For a great playing surface you need to spend a lot of time on the football pitch. It’s about a lot more than getting the sprinklers out on a hot day, and there’s a real art to growing grass quickly enough to avoid it getting destroyed on the next match day.
A lot of the work is manual – digging seeds in deep enough to germinate and be safe from birds, but close enough to the surface to be able to grow quickly. That’s where the sprinklers do come in – seeds need a lot of moisture to start to spring into life, but not so much that they’re trying to gain traction in a swamp.
How then is it that the professional groundsmen manage to keep the country’s best pitches in shape throughout the season?
A big part of keeping a pitch perfect is proactive care for the turf. Grass always wears away most in areas that have the most footfall. That means that areas like the centre circle and especially penalty areas need the most care and attention, which is achieved in a myriad of ways.
Just like your garden lawn at home, football pitches are susceptible to weeds popping up after birds drop seeds from above. It’s an irritating reality of lawn care that weeds appear to germinate much more easily and reliably than the grass seeds, and once they catch, spread more quickly too. Whether that’s an illusion or not I don’t know, but I always make it my business to treat them as soon as I find them in order to keep the outbreak under control. That can be done either with a mix of lawn feed and weed killer – your typical weed and feed combo product will be just fine on a home lawn. Just be sure not to let children or pets onto the surface until it’s rained or been well watered in.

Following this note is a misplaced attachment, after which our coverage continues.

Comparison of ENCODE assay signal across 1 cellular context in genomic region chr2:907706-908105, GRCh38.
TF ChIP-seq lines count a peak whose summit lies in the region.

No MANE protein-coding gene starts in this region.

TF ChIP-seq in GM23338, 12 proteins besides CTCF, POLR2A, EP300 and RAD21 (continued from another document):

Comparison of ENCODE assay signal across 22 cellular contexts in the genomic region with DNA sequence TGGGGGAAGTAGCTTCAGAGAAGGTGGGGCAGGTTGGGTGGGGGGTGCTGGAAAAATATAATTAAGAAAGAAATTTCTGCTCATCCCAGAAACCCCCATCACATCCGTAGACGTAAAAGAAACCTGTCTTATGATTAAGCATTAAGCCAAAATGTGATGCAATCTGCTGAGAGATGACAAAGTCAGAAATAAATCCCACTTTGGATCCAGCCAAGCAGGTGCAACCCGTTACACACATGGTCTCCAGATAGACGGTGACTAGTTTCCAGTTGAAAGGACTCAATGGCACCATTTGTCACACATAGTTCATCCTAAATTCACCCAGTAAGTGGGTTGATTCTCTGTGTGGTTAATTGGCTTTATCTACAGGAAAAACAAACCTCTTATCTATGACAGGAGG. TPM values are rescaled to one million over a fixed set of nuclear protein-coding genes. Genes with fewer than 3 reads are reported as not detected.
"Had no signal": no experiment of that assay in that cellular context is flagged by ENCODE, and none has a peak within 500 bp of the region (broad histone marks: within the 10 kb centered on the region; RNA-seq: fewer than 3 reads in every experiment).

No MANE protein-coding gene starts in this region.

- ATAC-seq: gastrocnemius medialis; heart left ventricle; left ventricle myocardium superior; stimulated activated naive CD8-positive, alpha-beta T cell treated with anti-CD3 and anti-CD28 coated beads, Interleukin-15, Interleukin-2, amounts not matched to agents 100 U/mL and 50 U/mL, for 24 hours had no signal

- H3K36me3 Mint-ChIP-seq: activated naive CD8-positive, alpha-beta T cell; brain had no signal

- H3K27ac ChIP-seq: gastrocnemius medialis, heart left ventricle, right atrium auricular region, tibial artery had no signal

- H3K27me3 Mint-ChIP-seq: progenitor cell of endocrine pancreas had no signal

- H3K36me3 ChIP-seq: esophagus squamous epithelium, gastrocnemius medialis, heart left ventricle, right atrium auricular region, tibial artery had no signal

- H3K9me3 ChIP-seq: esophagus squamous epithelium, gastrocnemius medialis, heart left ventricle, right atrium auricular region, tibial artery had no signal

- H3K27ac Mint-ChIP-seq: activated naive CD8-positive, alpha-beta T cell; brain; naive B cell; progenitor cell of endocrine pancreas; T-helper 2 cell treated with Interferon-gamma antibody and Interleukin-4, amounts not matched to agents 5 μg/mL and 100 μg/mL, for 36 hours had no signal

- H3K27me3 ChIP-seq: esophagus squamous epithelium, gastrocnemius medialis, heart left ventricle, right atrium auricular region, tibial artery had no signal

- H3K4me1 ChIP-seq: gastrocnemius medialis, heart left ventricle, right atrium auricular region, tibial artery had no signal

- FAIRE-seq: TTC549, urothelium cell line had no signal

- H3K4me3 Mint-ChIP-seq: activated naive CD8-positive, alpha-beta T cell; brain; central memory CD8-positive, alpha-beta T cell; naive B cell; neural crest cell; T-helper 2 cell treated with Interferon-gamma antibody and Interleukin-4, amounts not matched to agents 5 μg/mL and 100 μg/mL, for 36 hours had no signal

The more routine lawn care is mainly about mowing. We now use technology rather than blood, sweat and tears to get the job done. That technology is like a mini version of the long promised driverless car, known as the robotic lawnmower. These autonomous devices work on their own schedule to mow very regularly, allowing the grass to be kept at a very specifically controlled length. What’s more, mowing as often as daily means the clippings are very fine, and can be left on the surface. That allows the nutrients to return to the ground rather than being continually mowed and taken away each time.
Our mower choice is the Worx Landroids, which you can see at https://www.robotlawnmowers.org/reviews/worx/. You’ll instantly notice that they share the same not-so-subtle hue as the popular Flymos you probably have at home, but they have a lot more technical ‘geekery’ under the hood. They are able to plot their own mowing course, and if you’re using them at home, that allows them to navigate flower beds, garden ornaments and washing line poles. That’s not so much of an issue in your average football stadium – the appeal here is much more to do with the man hours they save. For every hour I’m not cutting grass, I can spend an hour on other pitch improvements like thickening the blade density.
At home, that’s why you will usually need to feed the grass a lot more regularly than groundsmen to in stadiums, which equates to a big saving in treatments! Generally speaking, for domestic lawns, you should be treating at least twice a year, at a minimum once in the spring and once in the autumn.